Tuesday, 21 March 2017

Book Review: Seven Surrenders by Ada Palmer

Pros: brilliantly plotted, amazing world-building, excellent pacing, thought provoking

Cons: fundamentally disagreed with some of the philosophy, ending left me disappointed

Picking up immediately where Too Like the Lightning left off, Seven Surrenders details more of the actions of the heads of the seven hives, reveals the thief behind the seven-ten list, deals with the fall-out of the revelations that ended the first book, and paves the way for potential war.

I loved all of the politics, manipulation, and unclear morality of this book. This book has a LOT of political maneuvering and backroom dealings. It made me think about a lot of issues, even if my conclusions were different from those the book came to.

Mycroft remains an unreliable narrator at times, not always telling the truth and keeping certain things hidden until later. this helps with the pacing of the book, which I thought was great. The revelations come fast and hard, but enough is saved for the end to keep the reader guessing and turning pages quickly.

If the mix of sensual language and politics from the first book disturbed you, there are a few uncomfortable scenes in this book as well, mostly at the beginning.

One character is gendered as ‘it’, which may upset readers. We are told the character chose that pronoun, but in addition to being a gender neutral term, it’s also a term that reduces the person’s humanity. Given the nature of the character, both of those may have been intentional repercussions of that choice.

There’s a speech towards the end of the novel about gender that kind of irritated me. While I agreed with the ultimate point (or, at least understood where the character was going with the discussion), I’d understood this future to have done away with gendered pronouns as well as gendered clothing and expectations. And yet, this speech implied that children were still raised with the ideas that boys were more aggressive and girls more caring, etc, something I didn’t get from the books themselves. But what annoyed me was the assertion that some traits code ‘female’ and others ‘male’ and if you get rid of those terms, it just makes everyone more ‘masculine’ as if men aren’t inherently capable of being kind or considerate despite the book’s clear proof to the contrary (Carlyle, Bridger, etc. are men who obviously care about humanity, notwithstanding their being male).

The ending left me feeling unsatisfied. Yes, there are more books in the series which may overturn this, but with so many revelations I was expecting more resolution.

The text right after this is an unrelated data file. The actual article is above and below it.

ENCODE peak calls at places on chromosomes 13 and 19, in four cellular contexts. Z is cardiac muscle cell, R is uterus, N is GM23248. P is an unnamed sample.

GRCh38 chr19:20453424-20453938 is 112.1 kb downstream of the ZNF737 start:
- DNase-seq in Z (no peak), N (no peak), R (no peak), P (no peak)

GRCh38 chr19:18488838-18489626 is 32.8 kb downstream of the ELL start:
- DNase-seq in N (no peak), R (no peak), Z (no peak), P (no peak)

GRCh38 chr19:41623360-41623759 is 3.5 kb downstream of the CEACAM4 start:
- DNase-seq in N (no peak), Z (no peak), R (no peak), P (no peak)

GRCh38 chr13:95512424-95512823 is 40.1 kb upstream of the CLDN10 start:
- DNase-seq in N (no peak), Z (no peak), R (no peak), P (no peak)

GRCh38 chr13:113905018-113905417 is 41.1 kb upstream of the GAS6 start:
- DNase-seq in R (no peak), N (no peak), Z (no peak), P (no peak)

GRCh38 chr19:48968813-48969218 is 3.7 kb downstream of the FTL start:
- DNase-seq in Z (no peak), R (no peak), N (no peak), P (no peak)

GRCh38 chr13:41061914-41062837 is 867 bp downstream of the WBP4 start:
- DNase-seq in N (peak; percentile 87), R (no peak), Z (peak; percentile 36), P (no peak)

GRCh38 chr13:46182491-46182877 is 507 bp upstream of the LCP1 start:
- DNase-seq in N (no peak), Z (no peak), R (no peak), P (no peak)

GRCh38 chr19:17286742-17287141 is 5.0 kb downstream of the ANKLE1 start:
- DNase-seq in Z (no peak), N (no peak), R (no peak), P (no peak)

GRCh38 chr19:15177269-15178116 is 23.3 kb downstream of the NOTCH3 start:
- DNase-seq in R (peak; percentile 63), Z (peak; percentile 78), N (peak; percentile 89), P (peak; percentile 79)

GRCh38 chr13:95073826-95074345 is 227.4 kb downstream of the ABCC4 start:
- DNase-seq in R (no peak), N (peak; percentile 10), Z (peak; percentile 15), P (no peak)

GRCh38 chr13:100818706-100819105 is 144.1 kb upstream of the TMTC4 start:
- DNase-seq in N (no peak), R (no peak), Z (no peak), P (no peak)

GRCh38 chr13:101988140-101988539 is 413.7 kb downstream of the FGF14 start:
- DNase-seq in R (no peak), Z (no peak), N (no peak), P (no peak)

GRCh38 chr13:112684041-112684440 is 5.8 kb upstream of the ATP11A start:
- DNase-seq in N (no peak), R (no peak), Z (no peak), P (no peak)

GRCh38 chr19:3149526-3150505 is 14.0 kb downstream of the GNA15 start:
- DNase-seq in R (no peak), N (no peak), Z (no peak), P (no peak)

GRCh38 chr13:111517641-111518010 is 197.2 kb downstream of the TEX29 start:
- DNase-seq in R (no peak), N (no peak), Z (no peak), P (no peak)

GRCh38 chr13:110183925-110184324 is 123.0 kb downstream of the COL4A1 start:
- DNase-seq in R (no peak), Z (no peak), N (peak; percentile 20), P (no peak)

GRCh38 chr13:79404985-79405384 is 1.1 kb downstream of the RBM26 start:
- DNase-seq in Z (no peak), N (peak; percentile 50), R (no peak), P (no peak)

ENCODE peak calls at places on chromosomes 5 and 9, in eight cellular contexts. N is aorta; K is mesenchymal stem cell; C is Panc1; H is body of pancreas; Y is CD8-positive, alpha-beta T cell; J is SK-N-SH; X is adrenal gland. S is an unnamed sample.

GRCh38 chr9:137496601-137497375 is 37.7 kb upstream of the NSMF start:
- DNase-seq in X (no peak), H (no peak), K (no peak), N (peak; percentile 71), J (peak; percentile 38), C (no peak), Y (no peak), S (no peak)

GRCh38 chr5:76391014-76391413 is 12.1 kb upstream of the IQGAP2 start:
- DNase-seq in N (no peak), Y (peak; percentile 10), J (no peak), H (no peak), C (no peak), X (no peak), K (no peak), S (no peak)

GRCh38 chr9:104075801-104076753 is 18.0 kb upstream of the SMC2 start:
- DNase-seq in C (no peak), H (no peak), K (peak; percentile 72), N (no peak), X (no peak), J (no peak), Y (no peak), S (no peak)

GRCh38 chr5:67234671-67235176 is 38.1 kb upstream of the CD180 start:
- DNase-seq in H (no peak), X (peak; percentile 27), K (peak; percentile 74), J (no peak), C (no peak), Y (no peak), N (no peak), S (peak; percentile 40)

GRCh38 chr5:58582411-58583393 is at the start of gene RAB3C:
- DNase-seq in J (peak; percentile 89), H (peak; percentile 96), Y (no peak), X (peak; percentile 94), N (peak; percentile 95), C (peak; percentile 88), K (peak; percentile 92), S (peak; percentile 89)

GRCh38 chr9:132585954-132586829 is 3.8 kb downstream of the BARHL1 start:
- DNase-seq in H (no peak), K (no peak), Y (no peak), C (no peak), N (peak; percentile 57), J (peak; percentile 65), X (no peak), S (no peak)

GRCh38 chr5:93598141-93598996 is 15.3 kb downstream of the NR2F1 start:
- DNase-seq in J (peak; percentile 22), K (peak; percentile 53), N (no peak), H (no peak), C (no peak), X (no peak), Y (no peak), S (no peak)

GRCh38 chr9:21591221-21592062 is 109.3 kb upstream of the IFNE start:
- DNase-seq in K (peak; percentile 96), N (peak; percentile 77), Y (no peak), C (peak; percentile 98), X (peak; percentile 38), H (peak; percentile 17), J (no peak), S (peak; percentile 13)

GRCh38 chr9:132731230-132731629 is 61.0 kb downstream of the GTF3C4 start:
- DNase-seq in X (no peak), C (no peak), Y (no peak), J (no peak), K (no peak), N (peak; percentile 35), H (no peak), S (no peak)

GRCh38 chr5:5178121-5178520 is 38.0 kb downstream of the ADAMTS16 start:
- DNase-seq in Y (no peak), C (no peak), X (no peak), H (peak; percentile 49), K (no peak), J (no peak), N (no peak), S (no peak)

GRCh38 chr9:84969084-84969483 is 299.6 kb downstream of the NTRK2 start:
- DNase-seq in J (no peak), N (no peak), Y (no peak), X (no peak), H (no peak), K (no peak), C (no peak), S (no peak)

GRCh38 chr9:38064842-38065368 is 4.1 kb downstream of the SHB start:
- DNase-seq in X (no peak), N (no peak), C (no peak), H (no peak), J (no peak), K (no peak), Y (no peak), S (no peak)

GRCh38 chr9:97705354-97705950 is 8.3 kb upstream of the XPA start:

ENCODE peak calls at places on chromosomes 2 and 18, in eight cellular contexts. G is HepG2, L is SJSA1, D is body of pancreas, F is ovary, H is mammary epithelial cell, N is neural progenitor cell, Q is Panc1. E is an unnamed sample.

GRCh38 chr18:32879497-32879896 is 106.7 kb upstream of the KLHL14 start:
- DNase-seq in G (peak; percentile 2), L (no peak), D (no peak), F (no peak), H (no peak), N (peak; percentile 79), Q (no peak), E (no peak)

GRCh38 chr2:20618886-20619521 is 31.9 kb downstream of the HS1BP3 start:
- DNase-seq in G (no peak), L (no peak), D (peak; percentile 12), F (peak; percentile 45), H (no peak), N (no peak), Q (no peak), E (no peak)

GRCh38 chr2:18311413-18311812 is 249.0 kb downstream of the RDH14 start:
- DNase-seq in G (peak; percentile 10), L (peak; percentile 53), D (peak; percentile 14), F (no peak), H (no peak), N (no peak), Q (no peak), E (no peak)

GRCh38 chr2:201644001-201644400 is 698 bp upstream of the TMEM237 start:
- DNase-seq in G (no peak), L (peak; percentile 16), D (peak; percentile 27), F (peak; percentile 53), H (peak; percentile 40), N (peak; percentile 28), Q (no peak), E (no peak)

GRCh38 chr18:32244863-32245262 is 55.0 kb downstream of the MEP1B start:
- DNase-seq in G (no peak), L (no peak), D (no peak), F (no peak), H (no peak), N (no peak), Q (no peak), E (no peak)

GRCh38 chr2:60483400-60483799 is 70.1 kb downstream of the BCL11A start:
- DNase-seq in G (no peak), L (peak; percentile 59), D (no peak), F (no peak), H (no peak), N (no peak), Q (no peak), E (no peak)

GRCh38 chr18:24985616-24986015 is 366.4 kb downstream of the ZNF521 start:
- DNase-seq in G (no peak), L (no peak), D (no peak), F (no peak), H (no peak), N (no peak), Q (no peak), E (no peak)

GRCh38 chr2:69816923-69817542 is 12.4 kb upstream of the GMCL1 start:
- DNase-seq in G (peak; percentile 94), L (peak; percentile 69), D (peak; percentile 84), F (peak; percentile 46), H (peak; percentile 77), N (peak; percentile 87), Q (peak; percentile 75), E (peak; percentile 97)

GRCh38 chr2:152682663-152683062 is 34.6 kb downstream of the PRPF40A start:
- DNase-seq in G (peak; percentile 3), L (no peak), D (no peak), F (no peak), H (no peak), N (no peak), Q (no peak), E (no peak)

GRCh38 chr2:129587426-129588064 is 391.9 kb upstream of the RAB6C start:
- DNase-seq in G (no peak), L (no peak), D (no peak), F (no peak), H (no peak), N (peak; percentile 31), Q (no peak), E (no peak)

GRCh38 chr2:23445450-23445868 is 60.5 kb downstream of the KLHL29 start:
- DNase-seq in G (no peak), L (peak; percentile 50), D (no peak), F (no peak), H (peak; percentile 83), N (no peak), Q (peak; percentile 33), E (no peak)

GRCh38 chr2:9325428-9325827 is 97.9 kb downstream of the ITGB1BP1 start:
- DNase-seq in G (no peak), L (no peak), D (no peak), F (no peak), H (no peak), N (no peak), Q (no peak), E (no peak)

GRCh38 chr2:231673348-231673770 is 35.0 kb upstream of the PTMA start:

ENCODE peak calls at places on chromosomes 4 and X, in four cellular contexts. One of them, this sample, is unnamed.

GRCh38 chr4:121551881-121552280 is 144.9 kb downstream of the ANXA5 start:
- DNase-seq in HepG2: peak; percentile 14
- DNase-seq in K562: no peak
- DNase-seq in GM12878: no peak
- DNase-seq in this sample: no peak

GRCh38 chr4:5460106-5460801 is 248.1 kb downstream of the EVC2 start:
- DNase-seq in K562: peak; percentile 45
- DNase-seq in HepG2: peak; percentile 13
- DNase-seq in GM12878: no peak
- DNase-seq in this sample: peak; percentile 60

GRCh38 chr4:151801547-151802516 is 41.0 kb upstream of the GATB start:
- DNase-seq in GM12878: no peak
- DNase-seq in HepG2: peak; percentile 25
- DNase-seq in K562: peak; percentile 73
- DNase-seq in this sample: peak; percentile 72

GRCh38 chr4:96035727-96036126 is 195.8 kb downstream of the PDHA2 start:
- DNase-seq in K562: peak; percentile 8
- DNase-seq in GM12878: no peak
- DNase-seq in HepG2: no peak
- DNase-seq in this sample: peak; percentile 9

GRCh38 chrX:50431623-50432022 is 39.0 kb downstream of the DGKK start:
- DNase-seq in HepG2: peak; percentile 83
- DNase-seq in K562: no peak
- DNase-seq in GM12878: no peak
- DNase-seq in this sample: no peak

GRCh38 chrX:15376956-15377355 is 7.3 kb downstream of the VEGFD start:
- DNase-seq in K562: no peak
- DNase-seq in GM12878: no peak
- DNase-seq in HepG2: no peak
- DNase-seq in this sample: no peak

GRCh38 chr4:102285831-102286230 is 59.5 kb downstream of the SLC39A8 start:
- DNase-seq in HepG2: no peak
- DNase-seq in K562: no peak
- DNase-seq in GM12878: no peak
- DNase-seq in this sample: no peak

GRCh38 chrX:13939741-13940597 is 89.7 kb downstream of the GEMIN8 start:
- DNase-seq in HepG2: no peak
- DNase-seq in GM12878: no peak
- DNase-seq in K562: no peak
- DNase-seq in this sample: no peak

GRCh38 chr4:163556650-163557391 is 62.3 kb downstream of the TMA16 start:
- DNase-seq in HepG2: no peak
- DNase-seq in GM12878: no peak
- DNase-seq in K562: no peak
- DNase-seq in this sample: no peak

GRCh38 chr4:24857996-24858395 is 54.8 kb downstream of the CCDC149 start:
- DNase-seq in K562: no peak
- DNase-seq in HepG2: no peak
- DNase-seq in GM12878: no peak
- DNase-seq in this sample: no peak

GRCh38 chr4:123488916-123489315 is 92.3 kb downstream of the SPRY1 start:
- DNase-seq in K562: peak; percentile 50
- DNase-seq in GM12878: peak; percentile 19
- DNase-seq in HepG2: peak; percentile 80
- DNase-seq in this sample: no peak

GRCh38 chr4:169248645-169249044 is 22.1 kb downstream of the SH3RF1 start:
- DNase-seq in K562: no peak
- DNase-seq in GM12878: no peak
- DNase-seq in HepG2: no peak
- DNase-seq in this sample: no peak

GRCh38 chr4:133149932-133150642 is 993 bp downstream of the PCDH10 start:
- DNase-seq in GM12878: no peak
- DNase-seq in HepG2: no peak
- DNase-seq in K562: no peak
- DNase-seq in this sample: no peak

*** SPOILERS ***

These are major plot spoilers. You’ve been warned.

The character referred to as ‘it’ is Sniper. It’s revealed that they’re *intersex, possessing both male and female lower genitals. The revelatory paragraph is from their perspective, and explains how they wanted to be a human doll for their fans, and not disappoint fans of any gender. It’s left unclear if surgery was involved. Later on, as we learn more about the O.C. and what Sniper’s bash has been doing, it’s also clear that they’re not the most moral person, making the reader question their humanity in terms of principle as well as physicality. That two of their dolls are animated at the end - actual ‘its’, greatly effecting world events, makes me think the use of ‘it’ for Sniper was to get readers to think more about gender and pronouns, especially in a world where he and she are not supposed to be in use anymore.   

I was surprised by the lack of panic over using the transit network after the assassinations by the Saneer-Weeksbooth bash were revealed. Yes, the bash was replaced (though how quickly would the public be aware of this?), but I’d still be wary of getting in a car driven by someone else knowing they’ve been put to such use in the past and might be again.

Regarding the ending, it really annoyed me that Madame avoided acknowledging that the coming war was in large part due to her manipulations. I also thought Saladin should face some punishment for his part in the deaths 13 years prior. How they’ve allowed him to keep Apollo’s cloak, granting him invisibility, is beyond me. But these consequences may occur in the forthcoming books.

I also don’t share everyone’s assertion that J.E.D.D. Mason will be a good leader. The man believes he’s God. He doesn’t understand or care about the concerns of everyday people. And now he doesn’t believe life is sacred either. He’s going to be a monster. And even if he weren’t. Having one benevolent ruler doesn’t mean his successor will be as good as he is. Alexander’s empire collapsed upon his death and Rome had a number of horrible Caesars after Augustus. Madame’s insistence that he be named the next Emperor also confused me, as the reason he was named porphyrogene was because that made him legally ineligible to become Emperor. 

I found the final conversation around Jehovah’s bedside to be more emotionally impacting than the final chapter with Bridger. Because he factors into the story so little, I didn’t have the emotional connection to Bridger that this chapter depends on for impact. I also don’t think Mycroft had thought through the implications of immortality and resurrection on the world at large - population control, birth, etc. would have to be renegotiated on a global scale if no one ever dies and the dead are brought back to life. None of these issues are ever brought up and discussed, and I would have expected them to be, considering these are things Mycroft feels Bridger should be doing with his power.

* My apologies. I originally used the term 'hermaphrodite', which I now understand is stigmatizing. 

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